MY favourite topical T-shirt of the week said "Keep Your Distance".

When I asked the wearer what it meant, he said it was a "warning to any clipboard-brandishing pollsters asking him about whether he was in or out of Europe".

He explained he was sick of the shabby current debates about the forthcoming EU referendum.

We have already endured an undignified 'Brexit' from the Eurovision Song Contest.

Brexit is a man-made name which just confuses we - the electorate – even more.

The stay-in debaters have the tag Remain, or should that now be Remaindered.

I just hope we don't have a Brexit from the Euro football championships in Paris.

As for the EU or not to EU, it is only a month away.

There's so much scare-mongering going on it is hard to separate fact from fiction.

The Tories are in-fighting (or should that be out-fighting?) with 'Project Fear' now being a new slogan.

Are politicians playing chess with us?

As I sit with a glass of pinot savouring my EU Referendum Voting Guide booklet (can't put it down) I am still none the wiser.

I am so desperate for clarity.

Convince me – someone.

I am seriously looking forward to seeing the BBC buses that are hitting the road, one explaining the 'in' the other the 'out' issues.

For now I will order my own T-shirt – Let’s do the EU Hokey Cokey.

Last week when I watched Newsnight I was 'in' at the beginning of the programme and 'out' by the end.

Which camp? HELP!


TALKING of camp. I was bemused to hear the Carry On films are making a comeback.

Aren't there any new ideas out there?

Britain is awash with talent but, sadly, so many scripts are stuck in commissioning cupboards – unread.

The famous British comedy genre was of its time, as proved by the disastrous Carry On Columbus released in the Nineties, starring Julian Clary.

Carry on Doctors is the new one for 2017.

Ooh-er, matron. Sorry, but the NHS is no laughing matter.

This will be followed by Carry on Campus. Give a cameo to Nick Clegg.

If there will be a third, can the Inferno suggest a theme which is rich in plot development, skulduggery, innuendo and unintentional laughs.

Carry On Up The Commons. I can see it now: David Cameron running down the corridors of power by a mace-carrying Boris Johnson, shouting: "Infamy, infamy – they’ve all got it infamy."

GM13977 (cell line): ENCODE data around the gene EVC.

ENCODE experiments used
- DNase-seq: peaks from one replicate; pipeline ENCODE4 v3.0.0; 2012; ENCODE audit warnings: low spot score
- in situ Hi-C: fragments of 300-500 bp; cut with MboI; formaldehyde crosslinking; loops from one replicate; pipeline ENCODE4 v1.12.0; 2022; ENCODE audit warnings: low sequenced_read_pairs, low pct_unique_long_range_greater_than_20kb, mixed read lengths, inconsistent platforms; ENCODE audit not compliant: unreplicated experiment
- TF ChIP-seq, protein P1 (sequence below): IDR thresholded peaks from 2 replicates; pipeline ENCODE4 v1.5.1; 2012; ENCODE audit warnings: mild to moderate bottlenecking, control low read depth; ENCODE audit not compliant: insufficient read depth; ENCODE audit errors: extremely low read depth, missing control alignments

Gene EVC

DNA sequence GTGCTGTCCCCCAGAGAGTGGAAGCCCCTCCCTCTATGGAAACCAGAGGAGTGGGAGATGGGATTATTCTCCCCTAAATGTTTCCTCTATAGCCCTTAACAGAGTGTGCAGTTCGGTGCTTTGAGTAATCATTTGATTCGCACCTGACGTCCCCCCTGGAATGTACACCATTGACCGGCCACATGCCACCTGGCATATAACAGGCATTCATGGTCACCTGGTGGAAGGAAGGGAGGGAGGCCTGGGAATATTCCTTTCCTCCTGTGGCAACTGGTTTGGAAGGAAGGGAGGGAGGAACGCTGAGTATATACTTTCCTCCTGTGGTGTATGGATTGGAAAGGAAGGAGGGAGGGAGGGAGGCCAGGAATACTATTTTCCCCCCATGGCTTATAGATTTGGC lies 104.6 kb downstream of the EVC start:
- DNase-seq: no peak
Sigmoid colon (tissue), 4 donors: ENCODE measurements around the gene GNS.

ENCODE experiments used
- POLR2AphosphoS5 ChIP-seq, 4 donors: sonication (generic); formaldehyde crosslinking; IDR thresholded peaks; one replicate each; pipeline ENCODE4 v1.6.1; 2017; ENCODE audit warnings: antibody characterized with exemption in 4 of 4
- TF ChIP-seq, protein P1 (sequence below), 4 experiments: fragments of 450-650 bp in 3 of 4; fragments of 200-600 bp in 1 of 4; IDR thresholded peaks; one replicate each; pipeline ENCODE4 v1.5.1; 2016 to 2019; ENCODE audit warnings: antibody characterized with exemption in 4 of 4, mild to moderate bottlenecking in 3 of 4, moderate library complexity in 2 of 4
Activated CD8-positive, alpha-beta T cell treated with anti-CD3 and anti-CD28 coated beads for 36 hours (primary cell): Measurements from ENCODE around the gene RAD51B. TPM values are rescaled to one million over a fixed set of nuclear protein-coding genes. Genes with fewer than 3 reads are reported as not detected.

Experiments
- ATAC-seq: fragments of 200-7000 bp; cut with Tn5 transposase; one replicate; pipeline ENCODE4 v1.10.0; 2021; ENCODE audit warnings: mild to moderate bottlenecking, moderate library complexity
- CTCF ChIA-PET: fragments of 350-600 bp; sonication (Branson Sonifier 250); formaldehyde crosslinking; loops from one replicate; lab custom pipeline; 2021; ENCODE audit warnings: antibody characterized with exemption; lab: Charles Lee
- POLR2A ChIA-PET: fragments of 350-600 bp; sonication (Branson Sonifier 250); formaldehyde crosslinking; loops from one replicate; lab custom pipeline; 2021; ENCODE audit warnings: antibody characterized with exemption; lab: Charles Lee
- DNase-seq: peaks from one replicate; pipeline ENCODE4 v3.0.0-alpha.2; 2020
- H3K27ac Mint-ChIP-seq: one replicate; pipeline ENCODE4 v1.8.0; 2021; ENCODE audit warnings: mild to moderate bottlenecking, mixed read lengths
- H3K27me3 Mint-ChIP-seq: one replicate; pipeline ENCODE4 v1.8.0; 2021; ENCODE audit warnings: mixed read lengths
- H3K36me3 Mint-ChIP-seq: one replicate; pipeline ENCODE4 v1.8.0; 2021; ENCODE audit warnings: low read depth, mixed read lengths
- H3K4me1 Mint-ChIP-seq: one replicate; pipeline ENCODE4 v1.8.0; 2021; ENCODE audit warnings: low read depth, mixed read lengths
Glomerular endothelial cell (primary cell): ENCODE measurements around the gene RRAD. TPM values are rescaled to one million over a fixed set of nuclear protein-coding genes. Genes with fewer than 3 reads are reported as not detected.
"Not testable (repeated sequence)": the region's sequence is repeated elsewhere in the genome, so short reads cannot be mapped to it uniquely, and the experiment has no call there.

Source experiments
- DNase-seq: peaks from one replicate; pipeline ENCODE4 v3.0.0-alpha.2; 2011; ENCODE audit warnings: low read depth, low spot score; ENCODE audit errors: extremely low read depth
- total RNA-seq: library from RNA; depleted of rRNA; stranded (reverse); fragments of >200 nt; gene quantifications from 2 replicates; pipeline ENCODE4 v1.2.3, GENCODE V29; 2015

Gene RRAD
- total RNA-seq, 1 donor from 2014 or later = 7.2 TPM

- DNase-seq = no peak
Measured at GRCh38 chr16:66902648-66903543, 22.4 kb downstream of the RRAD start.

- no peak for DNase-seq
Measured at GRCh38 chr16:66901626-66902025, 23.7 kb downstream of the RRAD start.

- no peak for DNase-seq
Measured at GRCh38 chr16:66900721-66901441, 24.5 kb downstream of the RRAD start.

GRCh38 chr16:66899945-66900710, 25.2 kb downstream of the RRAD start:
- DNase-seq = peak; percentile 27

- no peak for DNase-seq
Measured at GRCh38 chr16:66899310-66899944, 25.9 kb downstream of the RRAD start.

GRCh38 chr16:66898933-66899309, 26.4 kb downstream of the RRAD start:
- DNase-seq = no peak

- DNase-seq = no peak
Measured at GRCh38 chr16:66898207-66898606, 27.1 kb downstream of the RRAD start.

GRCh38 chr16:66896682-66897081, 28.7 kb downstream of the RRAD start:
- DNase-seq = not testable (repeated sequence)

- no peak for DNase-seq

"ONE stage, seven actresses ... a lot to say." 

A new revue showcasing Merseyside’s finest female writer/ performer was launched at Diamond Drama Studios in Argyle Street, Birkenhead.

Women in the Arts – conceived by local actress Abbey Fitzhenry – presented a series of monologues by established writers, alongside innovative pieces created by the performers themselves.

The Inferno says well done to our Wirral's wonder women: Chantelle Culshaw, Esther Larkin, Jackie Jones, Josie Sedgwick Davies, Julie Glover, Theresa Bennett and guest singer Ellie Turner.

"I wanted to give the audience an opportunity to hear women’s voices," said Moreton-based Abby – a member of the Everyman Theatre's Writing programme.

She continued: "Instead of waiting for the right roles to become available, we've created our own vehicle, including heartfelt, hilarious excerpts from Willy Russell's Shirley Valentine and Eve Ensler's Vagina Monologues.

"But we also wanted to try out our own material."

The new pieces are equally powerful with wry observations on the fears and loathings, loves and laughter of women of all ages.


AND finally ... It was sad to hear the death of Tony Barrow, The Beatles' press officer, who coined the phrase Fab Four.

Tony was the man who kept The Beatles in the papers and out.

And when the Fab Four ordered drinks at the bar to unwind, it was the Barrow boy who paid the round.

They never carried cash. The Fab One indeed.

Peter Grant